Roman medical kit offers insight into Greek influence

Over two thousand years ago, a Roman ship sank off the coast of Italy, near the island of Elba. Among the items on the ship was an ancient medical kit containing a mortar and pestle set, medicine spatulas, and pills and tablets that are surprisingly similar to our modern ones.

The ship was found in 20 meters (60 feet) of water in the 1970s, and the medical kit was found in 1989, but only in recent years have archaeologists been able to analyze the contents of the pills, using DNA sequencing. Now they know that the ingredients included celery fiber, alfalfa, chestnuts, and other items often mentioned in period medical treatises. Some of the tablets contain clay, which is still given by modern physicians for certain gastrointestinal complaints.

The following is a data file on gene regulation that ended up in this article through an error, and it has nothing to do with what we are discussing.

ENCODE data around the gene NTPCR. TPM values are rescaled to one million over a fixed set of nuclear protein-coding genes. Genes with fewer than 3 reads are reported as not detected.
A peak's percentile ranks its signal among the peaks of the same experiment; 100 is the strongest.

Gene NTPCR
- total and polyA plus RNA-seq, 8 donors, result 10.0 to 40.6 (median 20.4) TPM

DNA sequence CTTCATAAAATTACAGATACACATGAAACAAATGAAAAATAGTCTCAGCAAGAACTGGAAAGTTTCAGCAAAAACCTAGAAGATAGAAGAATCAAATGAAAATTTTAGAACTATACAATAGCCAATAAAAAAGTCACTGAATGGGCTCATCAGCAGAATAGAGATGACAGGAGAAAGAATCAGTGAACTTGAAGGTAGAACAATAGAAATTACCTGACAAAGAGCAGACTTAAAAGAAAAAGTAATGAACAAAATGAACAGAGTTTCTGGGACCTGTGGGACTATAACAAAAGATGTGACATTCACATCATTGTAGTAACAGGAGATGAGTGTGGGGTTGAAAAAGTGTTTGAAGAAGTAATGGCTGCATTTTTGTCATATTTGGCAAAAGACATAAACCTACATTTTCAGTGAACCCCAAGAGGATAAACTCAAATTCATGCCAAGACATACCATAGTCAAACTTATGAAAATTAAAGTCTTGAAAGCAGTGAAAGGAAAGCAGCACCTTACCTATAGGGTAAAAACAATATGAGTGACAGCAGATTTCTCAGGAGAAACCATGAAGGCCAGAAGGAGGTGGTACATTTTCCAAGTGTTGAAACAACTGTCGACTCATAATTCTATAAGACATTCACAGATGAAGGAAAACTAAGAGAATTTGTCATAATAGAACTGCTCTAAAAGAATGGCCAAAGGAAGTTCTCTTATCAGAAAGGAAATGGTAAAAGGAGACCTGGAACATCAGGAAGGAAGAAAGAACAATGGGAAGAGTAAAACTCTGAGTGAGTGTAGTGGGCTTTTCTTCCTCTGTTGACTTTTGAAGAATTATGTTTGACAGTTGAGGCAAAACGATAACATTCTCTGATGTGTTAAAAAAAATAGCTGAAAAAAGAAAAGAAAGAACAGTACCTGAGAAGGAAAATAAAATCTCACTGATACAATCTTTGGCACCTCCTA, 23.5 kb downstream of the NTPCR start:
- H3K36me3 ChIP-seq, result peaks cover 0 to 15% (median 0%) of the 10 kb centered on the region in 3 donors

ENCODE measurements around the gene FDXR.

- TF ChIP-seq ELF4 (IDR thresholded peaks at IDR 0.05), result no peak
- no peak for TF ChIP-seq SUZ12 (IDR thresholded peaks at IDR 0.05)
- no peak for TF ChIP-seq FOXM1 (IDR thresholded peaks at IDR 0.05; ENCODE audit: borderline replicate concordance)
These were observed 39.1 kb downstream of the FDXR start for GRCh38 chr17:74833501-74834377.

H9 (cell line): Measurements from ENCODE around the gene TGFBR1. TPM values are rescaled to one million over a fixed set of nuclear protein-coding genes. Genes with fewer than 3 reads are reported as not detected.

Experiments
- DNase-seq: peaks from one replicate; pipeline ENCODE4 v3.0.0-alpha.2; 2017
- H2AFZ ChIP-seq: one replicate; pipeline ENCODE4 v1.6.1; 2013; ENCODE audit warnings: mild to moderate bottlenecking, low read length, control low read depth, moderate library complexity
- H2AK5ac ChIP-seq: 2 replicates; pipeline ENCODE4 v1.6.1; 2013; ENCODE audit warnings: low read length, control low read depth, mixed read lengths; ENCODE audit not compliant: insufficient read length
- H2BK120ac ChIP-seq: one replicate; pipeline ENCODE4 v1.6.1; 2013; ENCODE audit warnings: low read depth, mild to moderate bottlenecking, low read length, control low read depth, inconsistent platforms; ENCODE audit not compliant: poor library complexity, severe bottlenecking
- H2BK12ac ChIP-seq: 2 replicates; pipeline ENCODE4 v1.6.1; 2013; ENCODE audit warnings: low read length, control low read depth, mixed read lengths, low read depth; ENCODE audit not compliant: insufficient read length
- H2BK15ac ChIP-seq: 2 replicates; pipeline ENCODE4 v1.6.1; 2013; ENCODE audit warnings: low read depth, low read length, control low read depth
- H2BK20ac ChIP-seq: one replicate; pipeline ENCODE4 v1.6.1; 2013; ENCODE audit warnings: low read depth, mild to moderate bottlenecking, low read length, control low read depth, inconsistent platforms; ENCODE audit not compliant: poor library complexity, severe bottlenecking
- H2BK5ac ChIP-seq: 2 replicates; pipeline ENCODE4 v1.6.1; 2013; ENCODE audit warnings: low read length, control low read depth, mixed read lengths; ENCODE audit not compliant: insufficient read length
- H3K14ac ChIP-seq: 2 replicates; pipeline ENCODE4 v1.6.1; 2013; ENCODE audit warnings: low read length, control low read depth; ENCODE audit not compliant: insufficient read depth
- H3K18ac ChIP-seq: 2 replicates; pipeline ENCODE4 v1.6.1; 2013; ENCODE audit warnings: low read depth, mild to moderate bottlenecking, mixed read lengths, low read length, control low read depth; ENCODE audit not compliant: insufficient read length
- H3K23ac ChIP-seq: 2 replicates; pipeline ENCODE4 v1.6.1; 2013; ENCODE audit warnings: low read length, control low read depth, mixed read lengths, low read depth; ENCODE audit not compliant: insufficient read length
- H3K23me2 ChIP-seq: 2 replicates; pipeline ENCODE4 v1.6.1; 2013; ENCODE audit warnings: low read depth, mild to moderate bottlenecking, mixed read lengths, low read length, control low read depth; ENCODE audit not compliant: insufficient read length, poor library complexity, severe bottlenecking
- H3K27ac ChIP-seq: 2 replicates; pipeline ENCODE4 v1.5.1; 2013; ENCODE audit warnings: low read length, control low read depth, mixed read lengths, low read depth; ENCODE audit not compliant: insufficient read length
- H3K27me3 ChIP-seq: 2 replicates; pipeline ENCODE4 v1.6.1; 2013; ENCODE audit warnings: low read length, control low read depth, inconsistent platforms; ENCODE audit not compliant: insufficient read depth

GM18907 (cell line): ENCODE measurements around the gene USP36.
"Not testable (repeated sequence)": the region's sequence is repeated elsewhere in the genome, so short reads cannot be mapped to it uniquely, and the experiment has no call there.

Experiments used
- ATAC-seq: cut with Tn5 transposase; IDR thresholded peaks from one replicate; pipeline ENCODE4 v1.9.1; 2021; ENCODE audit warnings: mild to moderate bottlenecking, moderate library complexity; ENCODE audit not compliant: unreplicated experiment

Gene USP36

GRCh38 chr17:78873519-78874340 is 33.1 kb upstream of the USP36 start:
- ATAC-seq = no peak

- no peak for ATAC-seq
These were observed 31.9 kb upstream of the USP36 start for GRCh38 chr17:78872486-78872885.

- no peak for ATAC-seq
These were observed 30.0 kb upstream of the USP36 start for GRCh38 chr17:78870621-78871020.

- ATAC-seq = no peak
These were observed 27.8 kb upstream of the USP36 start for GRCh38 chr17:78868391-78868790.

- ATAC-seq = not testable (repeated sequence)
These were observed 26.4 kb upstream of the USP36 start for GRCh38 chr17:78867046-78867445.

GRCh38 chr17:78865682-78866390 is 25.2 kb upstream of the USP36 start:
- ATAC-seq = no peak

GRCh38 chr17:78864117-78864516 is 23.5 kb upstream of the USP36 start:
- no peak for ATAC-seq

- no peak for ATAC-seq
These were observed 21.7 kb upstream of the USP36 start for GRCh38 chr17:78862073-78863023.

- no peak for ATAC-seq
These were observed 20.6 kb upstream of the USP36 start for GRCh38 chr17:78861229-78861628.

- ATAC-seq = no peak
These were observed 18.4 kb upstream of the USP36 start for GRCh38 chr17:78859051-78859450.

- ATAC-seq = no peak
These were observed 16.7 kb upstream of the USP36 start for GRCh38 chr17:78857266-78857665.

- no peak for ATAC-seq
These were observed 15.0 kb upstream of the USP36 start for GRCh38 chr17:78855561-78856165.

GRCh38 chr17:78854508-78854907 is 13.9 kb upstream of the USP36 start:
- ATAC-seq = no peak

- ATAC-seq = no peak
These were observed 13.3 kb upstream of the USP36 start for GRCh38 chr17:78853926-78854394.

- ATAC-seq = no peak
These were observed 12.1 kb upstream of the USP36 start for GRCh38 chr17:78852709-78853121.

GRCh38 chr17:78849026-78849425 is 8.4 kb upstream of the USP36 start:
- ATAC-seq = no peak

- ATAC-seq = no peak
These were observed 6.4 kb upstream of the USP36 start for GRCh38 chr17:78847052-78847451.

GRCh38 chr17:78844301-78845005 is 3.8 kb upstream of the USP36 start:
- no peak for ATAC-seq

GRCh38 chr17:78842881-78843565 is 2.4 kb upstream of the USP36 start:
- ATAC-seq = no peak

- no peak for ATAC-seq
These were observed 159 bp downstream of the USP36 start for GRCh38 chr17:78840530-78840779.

Dr. Alain Touwaide, from the Smithsonian Conservation Biology Institute in Washington DC, was interviewed by the Sunday Telegraph. He says the discovery is evidence that "ancient Greek medical knowledge was being put into practice in the Roman Empire."